(in Colorado divorce records are not public. They used to be. For that reason alone, many celebrity couples are beginning to use the collaborative process for their divorces.

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Collaborative divorce: not just for low-conflict couples

While many people think that collaborative divorce may only work for couples who have low-conflict personalities or low-conflict issues in their relationships, that’s an inaccurate perception as the term collaborative doesn’t mean that the spouses have to feel friendly toward one another. It also doesn’t mean that couples need to be in agreement on all aspects of their divorce.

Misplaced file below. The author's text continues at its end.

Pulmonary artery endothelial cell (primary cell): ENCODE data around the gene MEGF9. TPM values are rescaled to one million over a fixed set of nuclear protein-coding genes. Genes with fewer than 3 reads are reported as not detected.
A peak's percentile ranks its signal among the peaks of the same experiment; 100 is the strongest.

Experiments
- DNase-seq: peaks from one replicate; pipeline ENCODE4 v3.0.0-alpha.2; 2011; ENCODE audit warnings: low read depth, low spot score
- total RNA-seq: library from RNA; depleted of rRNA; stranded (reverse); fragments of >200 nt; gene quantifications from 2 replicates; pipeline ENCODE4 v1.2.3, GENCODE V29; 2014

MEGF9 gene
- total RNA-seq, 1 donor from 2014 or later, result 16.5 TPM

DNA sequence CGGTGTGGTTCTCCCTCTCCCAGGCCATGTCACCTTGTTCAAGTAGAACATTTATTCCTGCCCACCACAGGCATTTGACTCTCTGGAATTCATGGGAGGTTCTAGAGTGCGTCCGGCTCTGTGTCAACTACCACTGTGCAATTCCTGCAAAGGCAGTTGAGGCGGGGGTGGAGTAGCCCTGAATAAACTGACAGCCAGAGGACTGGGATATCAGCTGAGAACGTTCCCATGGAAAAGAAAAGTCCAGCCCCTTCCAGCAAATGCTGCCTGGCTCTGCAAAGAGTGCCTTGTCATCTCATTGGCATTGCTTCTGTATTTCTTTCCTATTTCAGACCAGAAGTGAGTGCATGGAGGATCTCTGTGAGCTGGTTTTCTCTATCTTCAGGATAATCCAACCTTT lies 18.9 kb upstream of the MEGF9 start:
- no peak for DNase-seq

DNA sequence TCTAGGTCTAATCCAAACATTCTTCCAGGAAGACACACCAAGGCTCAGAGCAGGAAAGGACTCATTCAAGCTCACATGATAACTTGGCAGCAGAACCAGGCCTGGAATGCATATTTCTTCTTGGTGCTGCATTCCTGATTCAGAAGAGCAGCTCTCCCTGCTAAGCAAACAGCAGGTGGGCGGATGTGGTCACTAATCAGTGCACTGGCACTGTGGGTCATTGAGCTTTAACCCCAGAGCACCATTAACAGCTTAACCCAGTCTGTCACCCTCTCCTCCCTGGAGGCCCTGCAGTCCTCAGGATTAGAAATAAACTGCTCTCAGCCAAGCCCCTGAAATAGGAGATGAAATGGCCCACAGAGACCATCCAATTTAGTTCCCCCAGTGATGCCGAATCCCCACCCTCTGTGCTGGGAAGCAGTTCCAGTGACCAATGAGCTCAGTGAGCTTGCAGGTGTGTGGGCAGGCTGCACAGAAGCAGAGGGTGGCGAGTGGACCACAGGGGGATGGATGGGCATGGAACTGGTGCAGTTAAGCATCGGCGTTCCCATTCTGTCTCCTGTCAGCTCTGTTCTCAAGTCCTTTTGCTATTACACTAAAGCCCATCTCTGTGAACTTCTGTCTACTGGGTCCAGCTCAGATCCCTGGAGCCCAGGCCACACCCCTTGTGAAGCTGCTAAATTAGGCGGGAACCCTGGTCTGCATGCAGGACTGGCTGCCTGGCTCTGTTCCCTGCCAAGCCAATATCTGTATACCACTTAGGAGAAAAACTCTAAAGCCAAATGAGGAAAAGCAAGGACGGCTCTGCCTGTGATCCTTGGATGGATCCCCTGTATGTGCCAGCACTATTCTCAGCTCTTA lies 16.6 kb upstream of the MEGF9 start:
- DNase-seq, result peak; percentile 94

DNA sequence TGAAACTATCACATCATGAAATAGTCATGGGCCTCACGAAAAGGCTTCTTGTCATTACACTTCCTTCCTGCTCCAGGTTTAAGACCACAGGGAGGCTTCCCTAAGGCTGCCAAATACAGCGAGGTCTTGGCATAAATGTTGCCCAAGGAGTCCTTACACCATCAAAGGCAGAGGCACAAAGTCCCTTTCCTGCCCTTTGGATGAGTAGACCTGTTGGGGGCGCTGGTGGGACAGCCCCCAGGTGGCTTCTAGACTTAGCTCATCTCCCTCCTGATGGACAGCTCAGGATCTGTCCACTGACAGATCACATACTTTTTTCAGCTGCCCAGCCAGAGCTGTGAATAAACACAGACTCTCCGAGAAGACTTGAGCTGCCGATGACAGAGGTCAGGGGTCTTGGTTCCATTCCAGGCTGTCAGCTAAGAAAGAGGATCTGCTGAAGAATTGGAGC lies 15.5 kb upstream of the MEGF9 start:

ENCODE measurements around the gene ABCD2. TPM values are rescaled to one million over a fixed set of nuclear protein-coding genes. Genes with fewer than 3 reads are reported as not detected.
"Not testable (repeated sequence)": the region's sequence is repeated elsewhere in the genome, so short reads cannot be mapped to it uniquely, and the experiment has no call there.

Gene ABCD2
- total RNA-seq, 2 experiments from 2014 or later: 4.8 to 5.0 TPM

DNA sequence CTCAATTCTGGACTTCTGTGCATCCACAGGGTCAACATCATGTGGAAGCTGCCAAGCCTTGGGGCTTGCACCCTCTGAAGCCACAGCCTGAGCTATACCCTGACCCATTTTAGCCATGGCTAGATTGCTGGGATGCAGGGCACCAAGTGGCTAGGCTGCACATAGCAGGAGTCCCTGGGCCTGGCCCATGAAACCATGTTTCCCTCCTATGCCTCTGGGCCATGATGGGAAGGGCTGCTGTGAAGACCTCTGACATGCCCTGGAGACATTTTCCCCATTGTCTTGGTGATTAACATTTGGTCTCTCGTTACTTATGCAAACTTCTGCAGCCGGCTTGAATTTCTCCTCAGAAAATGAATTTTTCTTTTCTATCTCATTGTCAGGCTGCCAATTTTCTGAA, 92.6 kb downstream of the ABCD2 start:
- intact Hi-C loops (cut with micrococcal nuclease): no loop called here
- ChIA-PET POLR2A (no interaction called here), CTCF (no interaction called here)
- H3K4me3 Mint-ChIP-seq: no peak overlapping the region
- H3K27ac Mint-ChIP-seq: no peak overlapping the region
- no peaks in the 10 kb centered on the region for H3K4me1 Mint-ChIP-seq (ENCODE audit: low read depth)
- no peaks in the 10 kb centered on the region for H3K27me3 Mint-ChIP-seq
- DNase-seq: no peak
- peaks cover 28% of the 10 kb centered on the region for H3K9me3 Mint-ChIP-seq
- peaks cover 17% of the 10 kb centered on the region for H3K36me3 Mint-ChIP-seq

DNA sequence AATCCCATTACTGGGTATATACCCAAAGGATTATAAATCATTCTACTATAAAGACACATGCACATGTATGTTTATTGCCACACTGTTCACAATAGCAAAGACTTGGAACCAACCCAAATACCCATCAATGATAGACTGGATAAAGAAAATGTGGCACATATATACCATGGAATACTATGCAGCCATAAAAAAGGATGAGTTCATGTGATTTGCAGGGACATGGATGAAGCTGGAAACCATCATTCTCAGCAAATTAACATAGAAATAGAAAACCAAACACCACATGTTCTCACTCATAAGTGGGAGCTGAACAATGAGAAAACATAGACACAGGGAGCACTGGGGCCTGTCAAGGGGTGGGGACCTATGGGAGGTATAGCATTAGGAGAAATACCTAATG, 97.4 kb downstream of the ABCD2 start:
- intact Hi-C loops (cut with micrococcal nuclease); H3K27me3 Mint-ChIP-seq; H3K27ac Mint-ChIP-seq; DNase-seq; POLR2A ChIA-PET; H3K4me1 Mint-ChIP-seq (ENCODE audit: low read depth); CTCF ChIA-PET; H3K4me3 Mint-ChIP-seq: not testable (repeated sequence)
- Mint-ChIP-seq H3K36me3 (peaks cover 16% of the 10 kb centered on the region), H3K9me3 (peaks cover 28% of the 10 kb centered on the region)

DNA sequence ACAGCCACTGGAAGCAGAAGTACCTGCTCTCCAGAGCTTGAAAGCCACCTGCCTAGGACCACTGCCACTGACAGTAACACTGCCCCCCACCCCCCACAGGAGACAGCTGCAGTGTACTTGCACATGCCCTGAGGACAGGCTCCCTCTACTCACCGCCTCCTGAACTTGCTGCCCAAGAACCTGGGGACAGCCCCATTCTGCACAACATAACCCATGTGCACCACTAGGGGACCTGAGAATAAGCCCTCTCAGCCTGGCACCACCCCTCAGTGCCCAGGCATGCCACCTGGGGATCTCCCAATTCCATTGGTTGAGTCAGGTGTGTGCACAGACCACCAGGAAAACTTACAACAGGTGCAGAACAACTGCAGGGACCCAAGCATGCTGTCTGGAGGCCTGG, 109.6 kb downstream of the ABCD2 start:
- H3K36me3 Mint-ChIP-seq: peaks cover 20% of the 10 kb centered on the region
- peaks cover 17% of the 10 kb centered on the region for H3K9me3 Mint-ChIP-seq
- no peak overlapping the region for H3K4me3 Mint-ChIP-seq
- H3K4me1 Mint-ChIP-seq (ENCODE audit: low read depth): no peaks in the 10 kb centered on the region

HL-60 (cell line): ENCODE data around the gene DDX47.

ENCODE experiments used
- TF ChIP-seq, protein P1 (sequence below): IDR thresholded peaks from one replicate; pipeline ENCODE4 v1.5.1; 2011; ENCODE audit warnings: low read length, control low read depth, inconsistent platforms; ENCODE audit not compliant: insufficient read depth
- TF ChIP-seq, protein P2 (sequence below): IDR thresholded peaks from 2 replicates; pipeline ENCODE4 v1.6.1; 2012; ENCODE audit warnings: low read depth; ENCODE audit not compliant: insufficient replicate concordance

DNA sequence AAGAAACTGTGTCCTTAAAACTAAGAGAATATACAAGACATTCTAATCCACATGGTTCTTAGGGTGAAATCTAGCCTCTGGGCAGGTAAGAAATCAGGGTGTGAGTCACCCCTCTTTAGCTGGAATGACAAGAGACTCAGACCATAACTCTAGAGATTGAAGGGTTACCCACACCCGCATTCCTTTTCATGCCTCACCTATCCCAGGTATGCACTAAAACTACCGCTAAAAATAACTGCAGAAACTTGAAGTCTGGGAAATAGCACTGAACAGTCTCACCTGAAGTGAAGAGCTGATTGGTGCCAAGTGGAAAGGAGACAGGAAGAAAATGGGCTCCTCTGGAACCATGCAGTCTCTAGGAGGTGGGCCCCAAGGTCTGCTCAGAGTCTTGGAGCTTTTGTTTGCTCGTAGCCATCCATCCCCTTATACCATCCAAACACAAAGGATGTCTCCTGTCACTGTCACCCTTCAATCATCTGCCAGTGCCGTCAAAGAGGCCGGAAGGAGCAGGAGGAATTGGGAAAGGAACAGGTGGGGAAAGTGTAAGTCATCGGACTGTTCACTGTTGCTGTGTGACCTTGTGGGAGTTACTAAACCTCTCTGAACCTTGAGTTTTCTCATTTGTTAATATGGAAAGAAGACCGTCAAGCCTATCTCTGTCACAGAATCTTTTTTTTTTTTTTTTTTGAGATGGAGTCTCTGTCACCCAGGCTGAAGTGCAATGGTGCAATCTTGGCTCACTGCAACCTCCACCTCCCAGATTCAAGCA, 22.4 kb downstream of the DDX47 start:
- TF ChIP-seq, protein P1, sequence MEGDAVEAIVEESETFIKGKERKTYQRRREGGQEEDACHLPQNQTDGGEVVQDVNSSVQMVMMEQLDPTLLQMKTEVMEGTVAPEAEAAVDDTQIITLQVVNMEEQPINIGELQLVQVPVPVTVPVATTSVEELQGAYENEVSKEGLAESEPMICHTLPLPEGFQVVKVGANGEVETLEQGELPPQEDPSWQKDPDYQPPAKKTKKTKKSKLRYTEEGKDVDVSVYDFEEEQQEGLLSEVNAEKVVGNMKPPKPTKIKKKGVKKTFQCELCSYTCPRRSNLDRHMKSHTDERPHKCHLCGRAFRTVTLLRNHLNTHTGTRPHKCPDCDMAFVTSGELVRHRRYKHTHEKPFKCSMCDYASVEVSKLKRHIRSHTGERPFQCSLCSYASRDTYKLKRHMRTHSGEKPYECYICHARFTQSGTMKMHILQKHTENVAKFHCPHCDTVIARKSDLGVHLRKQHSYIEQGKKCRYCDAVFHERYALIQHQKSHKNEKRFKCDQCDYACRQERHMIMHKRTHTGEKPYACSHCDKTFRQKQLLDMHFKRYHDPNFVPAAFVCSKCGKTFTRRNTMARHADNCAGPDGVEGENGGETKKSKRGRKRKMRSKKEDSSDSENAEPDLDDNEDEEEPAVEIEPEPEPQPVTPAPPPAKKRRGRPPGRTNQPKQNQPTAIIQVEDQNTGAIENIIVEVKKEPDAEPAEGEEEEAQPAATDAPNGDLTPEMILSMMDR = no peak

Divorce can be emotional for everyone, and the traditional divorce process can increase the conflict between couples, and in many instances it can lead to lengthy and costly litigation. In contrast, the collaborative divorce process was designed to deal with people who are in the throws of their emotions. The goal of collaborative divorce is to heal raw emotions rather than to encourage them. Additionally, the process is ideal for couples who are struggling to resolve significant conflicts.